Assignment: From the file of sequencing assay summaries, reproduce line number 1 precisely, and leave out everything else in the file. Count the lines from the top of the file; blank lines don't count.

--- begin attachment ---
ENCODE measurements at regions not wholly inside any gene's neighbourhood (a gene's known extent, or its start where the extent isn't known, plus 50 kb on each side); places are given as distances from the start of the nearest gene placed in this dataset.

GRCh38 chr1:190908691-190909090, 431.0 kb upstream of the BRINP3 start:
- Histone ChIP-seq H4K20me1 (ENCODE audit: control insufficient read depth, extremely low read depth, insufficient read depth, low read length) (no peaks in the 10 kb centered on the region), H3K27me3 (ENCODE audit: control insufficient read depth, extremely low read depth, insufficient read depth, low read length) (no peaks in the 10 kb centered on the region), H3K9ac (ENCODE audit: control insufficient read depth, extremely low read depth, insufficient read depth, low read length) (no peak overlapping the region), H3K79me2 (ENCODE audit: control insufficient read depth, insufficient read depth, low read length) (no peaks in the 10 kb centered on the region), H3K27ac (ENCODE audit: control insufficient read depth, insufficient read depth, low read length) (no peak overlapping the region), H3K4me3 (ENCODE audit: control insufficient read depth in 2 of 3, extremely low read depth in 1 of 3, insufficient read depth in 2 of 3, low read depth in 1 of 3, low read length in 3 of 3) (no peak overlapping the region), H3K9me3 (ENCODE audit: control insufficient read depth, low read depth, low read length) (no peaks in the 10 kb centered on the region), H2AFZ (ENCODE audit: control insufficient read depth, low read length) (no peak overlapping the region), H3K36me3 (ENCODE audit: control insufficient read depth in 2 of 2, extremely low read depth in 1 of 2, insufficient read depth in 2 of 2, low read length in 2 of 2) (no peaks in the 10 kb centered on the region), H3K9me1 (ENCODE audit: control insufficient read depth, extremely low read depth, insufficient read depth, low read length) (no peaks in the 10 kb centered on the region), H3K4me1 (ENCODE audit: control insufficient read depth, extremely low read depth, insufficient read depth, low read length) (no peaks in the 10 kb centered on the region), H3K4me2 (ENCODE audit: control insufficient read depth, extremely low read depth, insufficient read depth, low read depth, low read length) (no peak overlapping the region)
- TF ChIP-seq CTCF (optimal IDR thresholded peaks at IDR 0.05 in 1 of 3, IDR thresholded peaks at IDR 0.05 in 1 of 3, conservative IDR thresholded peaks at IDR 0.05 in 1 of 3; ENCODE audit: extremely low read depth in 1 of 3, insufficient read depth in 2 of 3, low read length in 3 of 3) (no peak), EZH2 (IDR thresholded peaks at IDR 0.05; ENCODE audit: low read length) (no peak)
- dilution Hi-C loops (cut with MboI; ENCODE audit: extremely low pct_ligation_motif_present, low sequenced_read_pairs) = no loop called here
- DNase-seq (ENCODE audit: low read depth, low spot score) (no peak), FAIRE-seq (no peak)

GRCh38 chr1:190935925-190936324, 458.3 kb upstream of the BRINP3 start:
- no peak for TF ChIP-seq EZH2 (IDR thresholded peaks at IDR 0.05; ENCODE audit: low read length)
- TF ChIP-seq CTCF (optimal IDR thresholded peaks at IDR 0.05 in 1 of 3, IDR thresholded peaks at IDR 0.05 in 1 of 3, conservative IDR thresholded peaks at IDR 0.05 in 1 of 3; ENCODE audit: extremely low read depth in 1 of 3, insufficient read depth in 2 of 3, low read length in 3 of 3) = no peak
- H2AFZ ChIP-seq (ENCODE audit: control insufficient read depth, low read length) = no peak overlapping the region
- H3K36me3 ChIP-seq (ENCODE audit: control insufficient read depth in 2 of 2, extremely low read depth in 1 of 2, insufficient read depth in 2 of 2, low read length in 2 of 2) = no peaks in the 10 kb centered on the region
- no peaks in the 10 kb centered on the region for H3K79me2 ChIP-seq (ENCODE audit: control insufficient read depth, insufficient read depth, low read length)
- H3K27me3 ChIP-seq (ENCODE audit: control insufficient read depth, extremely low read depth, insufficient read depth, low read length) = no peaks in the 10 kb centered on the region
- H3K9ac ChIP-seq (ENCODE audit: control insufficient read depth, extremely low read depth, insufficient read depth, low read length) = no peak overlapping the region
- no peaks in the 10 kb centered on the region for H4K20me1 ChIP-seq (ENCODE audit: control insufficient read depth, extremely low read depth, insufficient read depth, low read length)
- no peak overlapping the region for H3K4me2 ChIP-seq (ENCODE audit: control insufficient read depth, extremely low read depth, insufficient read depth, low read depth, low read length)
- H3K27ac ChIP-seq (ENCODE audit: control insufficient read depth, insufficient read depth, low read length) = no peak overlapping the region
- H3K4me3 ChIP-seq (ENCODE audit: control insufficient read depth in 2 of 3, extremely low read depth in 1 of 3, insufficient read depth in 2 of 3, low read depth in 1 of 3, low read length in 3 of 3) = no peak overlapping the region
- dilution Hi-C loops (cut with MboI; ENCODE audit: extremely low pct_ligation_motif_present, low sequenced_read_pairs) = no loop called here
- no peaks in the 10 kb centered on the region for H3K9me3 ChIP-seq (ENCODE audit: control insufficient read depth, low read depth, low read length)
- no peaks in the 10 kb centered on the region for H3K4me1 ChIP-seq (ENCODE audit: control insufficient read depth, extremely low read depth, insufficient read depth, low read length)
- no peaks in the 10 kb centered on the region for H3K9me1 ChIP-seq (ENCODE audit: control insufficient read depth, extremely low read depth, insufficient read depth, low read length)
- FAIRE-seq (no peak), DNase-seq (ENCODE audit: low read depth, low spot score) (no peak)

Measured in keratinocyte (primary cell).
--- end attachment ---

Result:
ENCODE measurements at regions not wholly inside any gene's neighbourhood (a gene's known extent, or its start where the extent isn't known, plus 50 kb on each side); places are given as distances from the start of the nearest gene placed in this dataset.